The following is a letter I wrote today to a close friend who attended Florida College when I did during the mid 1990s.
Hello again Mike:
I need to elaborate more on my last letter…
Foremost, the file I sent you is a result of quickly writing out thoughts so what you have a bare bones and crude representation of what will be put into the book and it is subject to editing.
This letter will serve as additional notes for the book as well as more thought for your consideration.
As for the apparent stance on Christianity, I’m writing the book to the general public which includes unbelieving individuals. I would like to write a book especially written for Christians. The current book is not about Christianity though I found it necessary to bring up certain biblical passages as they are associated with certain implications regarding employment. The issues here are not particularly those of Christianity as it stands in its pure sense, but on people’s beliefs in what it teaches.
The book for Christians would explore what God has to say about the implications found in my current book. I thinking of using a title much like this, If A Man Will Not Work: Implications of Employment and It’s Alternatives. That’s a crude throw-together of a title, but may be a good one. The passage (along with others) would be extensively studied and their what they mean carefully considered.
The book would also serve as a back end product for the current one I am now writing.
The way I am writing my current book is very much the same way a campaign on evolution vs. divine intelligence was recently held at USF. The best way I can relate to that is like that of a chameleon. It changes its color to match the environment it is in, but it is still a chameleon. The meeting at USF was conducted very differently than it would have been in front of an audience of Bible believers. So if my treatment to Christianity appears watered down in my book, it is an answer to the respect for readers who are not religious.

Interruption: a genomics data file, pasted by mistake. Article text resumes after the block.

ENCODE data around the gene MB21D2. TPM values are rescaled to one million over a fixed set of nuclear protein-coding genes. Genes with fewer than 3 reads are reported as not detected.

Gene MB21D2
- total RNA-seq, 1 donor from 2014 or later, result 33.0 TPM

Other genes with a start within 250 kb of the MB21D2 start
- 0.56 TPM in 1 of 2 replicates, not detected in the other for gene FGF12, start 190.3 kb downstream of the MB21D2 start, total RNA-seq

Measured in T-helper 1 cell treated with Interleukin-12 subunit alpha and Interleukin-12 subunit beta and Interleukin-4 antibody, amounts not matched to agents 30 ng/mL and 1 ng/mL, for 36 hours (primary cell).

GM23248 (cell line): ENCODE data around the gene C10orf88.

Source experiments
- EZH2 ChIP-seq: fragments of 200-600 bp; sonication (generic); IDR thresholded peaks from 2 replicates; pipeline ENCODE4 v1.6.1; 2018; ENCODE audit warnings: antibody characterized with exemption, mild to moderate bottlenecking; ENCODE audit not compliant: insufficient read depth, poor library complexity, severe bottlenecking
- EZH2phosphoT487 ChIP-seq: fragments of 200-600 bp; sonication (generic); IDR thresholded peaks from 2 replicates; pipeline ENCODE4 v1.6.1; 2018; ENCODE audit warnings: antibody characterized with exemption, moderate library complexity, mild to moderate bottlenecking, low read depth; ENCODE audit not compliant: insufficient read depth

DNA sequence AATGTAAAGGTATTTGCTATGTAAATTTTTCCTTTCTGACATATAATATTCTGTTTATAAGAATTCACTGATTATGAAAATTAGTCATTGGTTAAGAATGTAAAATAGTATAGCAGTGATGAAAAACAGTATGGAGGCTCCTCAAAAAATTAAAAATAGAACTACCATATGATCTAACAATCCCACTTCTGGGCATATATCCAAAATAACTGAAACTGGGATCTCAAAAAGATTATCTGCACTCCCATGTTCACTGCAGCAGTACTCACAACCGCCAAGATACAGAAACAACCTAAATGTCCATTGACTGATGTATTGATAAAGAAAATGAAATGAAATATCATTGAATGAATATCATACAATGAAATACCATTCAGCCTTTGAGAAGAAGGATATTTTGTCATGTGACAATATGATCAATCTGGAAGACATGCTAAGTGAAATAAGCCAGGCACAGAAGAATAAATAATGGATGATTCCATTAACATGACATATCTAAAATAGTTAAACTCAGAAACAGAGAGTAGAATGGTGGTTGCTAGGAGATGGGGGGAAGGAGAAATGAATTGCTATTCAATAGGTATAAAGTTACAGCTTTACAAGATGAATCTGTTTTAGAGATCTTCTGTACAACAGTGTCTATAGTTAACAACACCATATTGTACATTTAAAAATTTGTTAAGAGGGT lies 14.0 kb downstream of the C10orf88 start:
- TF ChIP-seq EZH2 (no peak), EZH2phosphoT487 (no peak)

Among the churches of Christ there are people who strongly feel that the passage in the Bible, “If a man shall not work neither shall he eat” means that the one ethical thing to do is to secure employment. I have not elaborated upon this fact in the file, that some people have not known anything more than securing income via employment for a multiplicity of reasons. Therefore when they see the passage, they interpret it such that this only implies going out and getting a job like you would working for a company, commuting, and all that. This brings up the fact that sometimes people are inadvertently closed-minded about other possibilities which may be acceptable alternatives to obeying commands associated with the passage.
That there are other alternatives out there for which folks can secure income is the very core of why my book now exists though still under development.
Other issues that come up as a result of beliefs of what the Bible says are such notions that it is unethical to dream (because this is considered childish) and that poverty is a virtue. I’m now paraphrasing but Paul says, “When I was a child, I spake as a child, I understood as a child, I thought as a child: but when I became a man, I put away childish things.” (1 Corinthians 13:11) When talking about my aspirations to some bretheren, I’ve had this passage thrown in my face as if my discourse on pursuing dreams and imagining is an immature thing to do.
I would add that, unlike ancient Greek educational systems, imagination does not come into as high a priority in today’s educational systems and I say that to its shame. One only need to look at the curriculum of most school systems and how budgets affect it.